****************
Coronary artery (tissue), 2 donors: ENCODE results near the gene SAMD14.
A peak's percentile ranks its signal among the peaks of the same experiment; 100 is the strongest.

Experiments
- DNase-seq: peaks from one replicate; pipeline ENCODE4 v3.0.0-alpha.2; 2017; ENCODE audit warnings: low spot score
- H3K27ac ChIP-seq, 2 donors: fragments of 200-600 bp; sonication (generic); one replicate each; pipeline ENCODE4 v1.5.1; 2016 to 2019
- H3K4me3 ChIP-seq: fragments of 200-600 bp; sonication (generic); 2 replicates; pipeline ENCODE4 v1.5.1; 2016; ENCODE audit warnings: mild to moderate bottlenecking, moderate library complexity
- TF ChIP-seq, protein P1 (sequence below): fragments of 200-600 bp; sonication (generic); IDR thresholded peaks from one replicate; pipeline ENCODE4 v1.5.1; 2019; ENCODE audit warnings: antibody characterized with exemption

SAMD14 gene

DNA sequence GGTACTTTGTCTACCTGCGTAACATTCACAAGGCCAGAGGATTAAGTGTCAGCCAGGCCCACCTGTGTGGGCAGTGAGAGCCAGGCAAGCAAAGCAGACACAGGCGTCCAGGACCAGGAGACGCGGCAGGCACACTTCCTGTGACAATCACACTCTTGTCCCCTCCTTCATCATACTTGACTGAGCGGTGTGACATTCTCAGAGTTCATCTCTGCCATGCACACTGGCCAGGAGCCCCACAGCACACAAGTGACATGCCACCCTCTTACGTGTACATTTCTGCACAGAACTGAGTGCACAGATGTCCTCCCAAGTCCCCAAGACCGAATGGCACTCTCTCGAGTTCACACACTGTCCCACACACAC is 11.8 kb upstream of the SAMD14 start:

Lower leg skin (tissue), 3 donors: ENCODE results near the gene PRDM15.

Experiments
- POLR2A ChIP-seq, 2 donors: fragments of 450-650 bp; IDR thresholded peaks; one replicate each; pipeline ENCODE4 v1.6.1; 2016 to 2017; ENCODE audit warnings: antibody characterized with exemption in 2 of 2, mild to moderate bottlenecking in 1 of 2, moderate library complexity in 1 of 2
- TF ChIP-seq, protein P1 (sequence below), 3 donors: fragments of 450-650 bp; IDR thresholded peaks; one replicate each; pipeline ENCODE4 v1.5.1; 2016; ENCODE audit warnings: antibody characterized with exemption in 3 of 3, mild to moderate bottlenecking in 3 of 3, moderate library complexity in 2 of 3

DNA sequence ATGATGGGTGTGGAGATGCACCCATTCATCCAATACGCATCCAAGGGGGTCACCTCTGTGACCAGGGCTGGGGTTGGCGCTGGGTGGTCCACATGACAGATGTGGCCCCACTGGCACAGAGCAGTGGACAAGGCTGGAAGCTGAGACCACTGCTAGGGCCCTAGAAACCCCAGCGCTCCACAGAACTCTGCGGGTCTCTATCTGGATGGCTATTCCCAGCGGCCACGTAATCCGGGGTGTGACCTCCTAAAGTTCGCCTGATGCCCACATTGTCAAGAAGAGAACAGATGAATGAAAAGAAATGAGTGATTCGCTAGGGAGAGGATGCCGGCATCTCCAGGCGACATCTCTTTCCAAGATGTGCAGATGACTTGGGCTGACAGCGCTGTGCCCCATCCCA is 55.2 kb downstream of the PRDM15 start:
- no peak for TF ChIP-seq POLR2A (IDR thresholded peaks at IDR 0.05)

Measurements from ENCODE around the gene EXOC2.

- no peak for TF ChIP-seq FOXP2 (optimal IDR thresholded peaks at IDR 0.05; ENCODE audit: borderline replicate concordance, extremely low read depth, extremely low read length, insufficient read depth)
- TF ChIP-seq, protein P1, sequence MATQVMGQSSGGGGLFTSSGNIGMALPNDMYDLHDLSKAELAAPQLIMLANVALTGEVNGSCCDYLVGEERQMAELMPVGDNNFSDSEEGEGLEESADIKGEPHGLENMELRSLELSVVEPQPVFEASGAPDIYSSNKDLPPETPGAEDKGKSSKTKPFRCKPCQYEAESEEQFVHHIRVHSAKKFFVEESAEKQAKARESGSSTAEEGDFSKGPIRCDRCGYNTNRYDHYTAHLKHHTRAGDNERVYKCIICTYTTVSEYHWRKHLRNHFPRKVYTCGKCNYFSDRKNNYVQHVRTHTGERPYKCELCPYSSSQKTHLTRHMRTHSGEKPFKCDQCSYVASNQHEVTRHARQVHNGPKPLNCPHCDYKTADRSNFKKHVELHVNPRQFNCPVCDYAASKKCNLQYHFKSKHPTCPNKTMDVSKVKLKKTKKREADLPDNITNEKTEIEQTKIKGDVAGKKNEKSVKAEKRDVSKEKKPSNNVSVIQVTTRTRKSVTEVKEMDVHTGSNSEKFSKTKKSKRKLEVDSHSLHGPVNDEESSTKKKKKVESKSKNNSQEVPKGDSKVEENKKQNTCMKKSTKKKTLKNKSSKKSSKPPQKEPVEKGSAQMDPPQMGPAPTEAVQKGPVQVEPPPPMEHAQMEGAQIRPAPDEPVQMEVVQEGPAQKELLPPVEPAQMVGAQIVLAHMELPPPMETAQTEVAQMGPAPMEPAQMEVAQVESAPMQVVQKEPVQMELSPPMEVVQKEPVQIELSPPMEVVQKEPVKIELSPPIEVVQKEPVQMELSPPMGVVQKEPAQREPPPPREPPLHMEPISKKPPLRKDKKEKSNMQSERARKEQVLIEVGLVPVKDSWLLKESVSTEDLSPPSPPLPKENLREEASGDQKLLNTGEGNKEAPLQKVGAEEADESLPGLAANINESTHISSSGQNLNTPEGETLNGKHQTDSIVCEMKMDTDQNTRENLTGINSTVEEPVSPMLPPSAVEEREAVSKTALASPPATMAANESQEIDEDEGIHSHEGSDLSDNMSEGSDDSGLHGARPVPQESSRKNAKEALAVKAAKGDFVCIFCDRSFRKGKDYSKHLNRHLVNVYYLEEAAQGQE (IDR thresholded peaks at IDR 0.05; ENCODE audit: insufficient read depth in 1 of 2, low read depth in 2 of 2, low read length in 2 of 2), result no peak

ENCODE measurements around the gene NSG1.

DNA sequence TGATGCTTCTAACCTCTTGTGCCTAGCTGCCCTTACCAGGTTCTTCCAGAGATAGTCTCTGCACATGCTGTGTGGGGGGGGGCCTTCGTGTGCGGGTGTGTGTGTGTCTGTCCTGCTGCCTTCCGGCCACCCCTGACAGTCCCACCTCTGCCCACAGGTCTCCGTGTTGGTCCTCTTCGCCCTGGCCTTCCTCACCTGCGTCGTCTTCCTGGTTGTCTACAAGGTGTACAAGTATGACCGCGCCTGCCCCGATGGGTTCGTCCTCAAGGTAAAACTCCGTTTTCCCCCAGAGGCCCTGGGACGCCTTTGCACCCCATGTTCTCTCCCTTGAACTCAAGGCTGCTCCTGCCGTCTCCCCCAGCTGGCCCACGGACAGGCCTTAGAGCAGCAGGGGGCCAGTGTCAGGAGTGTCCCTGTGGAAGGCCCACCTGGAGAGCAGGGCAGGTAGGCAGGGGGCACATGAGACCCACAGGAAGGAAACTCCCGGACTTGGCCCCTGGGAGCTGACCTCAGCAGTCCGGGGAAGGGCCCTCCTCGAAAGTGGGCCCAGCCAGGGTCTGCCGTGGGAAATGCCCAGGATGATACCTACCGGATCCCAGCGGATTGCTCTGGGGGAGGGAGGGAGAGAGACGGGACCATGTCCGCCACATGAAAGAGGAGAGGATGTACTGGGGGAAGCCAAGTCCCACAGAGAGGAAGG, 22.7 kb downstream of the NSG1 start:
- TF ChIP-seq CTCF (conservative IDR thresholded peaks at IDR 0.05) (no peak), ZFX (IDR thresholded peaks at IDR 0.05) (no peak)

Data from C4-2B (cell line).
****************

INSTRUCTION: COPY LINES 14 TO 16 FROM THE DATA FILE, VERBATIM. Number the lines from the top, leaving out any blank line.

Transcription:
DNA sequence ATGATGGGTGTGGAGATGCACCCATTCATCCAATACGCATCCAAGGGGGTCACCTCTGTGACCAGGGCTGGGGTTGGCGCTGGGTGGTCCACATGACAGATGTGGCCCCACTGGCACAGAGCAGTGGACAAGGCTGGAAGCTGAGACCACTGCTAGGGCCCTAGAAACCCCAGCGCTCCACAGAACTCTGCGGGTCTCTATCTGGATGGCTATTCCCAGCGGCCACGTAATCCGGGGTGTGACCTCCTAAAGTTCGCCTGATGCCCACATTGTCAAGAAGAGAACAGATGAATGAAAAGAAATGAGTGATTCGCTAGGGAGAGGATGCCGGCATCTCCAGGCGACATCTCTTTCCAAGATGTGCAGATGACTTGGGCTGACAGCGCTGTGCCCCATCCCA is 55.2 kb downstream of the PRDM15 start:
- no peak for TF ChIP-seq POLR2A (IDR thresholded peaks at IDR 0.05)

Measurements from ENCODE around the gene EXOC2.